A Chinese court has sentenced former mining tycoon Liu Han to death. He was found guilty of "organizing and leading a mafia-style group" in a case linking politicians to organized crime.
Liu, his brother and the rest of their 34-member gang were found guilty of murder and other crimes on Friday. The brothers, along with three other accomplices, were sentenced to death.
The Xianning Intermediate People's Court said in a posting on Sina Weibo, China's equivalent to Twitter, that the Liu brothers' gang had killed eight people and wounded many others over a nearly 20-year period. The members of the gang, based in the southwestern province of Sichuan, have been charged with 15 crimes, including assault, illegal detention, blackmail and operating casinos, in addition to murder.
The remaining 31 gang members were handed down sentences ranging from suspended death penalties - often commuted to life imprisonment - to three years in prison, according to state media.
Liu is the former chairman of the Sichuan-based energy conglomerate Sichuan Hanlong Group, which owns stakes in Australian and US mines.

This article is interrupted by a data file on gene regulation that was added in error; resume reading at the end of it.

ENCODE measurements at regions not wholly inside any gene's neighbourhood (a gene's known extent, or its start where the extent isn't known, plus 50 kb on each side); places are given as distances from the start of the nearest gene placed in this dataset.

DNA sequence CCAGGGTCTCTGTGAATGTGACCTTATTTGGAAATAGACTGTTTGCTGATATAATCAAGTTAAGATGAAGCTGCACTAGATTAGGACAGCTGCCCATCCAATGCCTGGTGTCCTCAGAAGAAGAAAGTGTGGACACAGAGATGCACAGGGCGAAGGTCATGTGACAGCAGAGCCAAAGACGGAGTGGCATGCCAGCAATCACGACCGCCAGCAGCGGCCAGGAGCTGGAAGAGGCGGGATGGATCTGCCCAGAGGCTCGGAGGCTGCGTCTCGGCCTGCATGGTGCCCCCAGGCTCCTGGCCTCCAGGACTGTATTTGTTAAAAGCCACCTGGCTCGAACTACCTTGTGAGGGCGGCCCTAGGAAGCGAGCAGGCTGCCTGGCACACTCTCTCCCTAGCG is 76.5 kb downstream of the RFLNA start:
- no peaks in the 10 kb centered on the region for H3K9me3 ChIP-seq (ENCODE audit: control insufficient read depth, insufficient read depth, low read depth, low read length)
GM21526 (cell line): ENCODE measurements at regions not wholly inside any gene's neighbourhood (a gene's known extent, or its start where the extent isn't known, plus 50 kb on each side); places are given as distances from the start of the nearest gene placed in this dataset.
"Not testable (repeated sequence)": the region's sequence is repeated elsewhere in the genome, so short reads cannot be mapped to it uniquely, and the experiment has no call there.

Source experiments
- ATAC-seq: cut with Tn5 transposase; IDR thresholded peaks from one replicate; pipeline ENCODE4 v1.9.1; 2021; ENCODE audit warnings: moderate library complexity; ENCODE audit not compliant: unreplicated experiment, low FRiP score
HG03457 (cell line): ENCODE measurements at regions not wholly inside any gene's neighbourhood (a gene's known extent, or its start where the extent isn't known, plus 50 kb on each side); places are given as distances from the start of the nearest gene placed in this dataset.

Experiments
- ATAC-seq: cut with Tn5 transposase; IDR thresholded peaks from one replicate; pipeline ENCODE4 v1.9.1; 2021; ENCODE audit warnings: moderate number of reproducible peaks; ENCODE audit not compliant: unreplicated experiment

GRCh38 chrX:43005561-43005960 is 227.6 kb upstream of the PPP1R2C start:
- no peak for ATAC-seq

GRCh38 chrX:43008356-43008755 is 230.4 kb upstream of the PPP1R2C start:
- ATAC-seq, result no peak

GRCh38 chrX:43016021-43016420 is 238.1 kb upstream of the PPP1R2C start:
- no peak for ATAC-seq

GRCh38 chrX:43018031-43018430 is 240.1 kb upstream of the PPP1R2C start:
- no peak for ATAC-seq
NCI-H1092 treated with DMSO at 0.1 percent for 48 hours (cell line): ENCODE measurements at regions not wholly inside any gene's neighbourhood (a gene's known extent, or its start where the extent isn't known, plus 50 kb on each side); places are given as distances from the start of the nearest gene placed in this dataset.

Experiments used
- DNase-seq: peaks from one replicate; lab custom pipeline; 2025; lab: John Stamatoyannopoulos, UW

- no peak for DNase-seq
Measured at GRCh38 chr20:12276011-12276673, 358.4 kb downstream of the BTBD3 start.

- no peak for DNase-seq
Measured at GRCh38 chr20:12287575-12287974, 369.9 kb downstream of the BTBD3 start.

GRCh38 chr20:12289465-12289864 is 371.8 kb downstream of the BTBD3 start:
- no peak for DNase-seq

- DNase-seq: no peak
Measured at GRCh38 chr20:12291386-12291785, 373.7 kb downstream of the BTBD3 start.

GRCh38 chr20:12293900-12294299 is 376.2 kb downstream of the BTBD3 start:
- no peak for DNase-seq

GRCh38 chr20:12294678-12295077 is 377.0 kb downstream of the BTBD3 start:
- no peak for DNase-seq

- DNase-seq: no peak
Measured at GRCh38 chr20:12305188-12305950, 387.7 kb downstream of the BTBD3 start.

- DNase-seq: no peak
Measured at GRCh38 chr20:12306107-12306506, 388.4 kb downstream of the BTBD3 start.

Many of the Sichuan cases are linked to ex-security Tsar Zhou Yongkang, a former member of the Communist Party's Standing Committee, the country's ruling inner circle. He is now at the center of a wide-ranging corruption investigation and has not been seen in public for months.
Liu allegedly paid higher than market prices in contracts with Zhou in 2002 to "maintain political connections," the Beijing News reported in March.
Prosecutors said Liu's gang were involved in criminal activities as far back as 1993, during which time they amassed 40 billion yuan ($6.4 billion, 4.7 billion euros) in assets with businesses in finance, energy, real estate and mining, state news agency Xinhua reported.
In 2012, Liu was ranked 148 on Forbes magazine's list of wealthiest Chinese businesspeople, with an estimated fortune of $855 million.
The Hanlong Group is a diversified firm with interests in energy, mining, finance, real estate and securities. With 12,000 staff, it has assets of more than 20 billion yuan ($3.3 billion).
dr/tj (AFP, AP, dpa)
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